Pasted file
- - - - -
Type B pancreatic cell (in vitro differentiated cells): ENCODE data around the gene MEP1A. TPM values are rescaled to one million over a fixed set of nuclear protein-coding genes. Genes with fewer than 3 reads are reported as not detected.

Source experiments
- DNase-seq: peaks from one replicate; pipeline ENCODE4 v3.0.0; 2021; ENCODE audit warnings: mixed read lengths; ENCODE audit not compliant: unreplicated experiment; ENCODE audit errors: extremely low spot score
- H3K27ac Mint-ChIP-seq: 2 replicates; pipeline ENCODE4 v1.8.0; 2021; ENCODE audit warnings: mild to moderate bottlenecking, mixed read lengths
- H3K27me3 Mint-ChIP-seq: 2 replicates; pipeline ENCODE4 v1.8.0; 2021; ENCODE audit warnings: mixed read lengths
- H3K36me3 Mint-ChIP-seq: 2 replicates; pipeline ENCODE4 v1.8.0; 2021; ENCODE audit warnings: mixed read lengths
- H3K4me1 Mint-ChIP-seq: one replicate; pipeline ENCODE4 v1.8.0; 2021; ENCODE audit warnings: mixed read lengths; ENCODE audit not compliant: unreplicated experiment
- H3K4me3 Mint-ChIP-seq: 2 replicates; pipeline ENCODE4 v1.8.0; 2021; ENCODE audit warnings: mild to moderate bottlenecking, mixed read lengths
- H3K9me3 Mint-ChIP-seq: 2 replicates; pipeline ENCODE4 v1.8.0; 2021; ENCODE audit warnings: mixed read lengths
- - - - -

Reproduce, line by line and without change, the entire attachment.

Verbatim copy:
Type B pancreatic cell (in vitro differentiated cells): ENCODE data around the gene MEP1A. TPM values are rescaled to one million over a fixed set of nuclear protein-coding genes. Genes with fewer than 3 reads are reported as not detected.

Source experiments
- DNase-seq: peaks from one replicate; pipeline ENCODE4 v3.0.0; 2021; ENCODE audit warnings: mixed read lengths; ENCODE audit not compliant: unreplicated experiment; ENCODE audit errors: extremely low spot score
- H3K27ac Mint-ChIP-seq: 2 replicates; pipeline ENCODE4 v1.8.0; 2021; ENCODE audit warnings: mild to moderate bottlenecking, mixed read lengths
- H3K27me3 Mint-ChIP-seq: 2 replicates; pipeline ENCODE4 v1.8.0; 2021; ENCODE audit warnings: mixed read lengths
- H3K36me3 Mint-ChIP-seq: 2 replicates; pipeline ENCODE4 v1.8.0; 2021; ENCODE audit warnings: mixed read lengths
- H3K4me1 Mint-ChIP-seq: one replicate; pipeline ENCODE4 v1.8.0; 2021; ENCODE audit warnings: mixed read lengths; ENCODE audit not compliant: unreplicated experiment
- H3K4me3 Mint-ChIP-seq: 2 replicates; pipeline ENCODE4 v1.8.0; 2021; ENCODE audit warnings: mild to moderate bottlenecking, mixed read lengths
- H3K9me3 Mint-ChIP-seq: 2 replicates; pipeline ENCODE4 v1.8.0; 2021; ENCODE audit warnings: mixed read lengths